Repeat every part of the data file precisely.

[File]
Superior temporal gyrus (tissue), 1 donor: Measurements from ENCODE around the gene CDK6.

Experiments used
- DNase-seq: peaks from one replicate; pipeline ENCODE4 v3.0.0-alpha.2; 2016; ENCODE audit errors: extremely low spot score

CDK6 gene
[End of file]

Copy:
Superior temporal gyrus (tissue), 1 donor: Measurements from ENCODE around the gene CDK6.

Experiments used
- DNase-seq: peaks from one replicate; pipeline ENCODE4 v3.0.0-alpha.2; 2016; ENCODE audit errors: extremely low spot score

CDK6 gene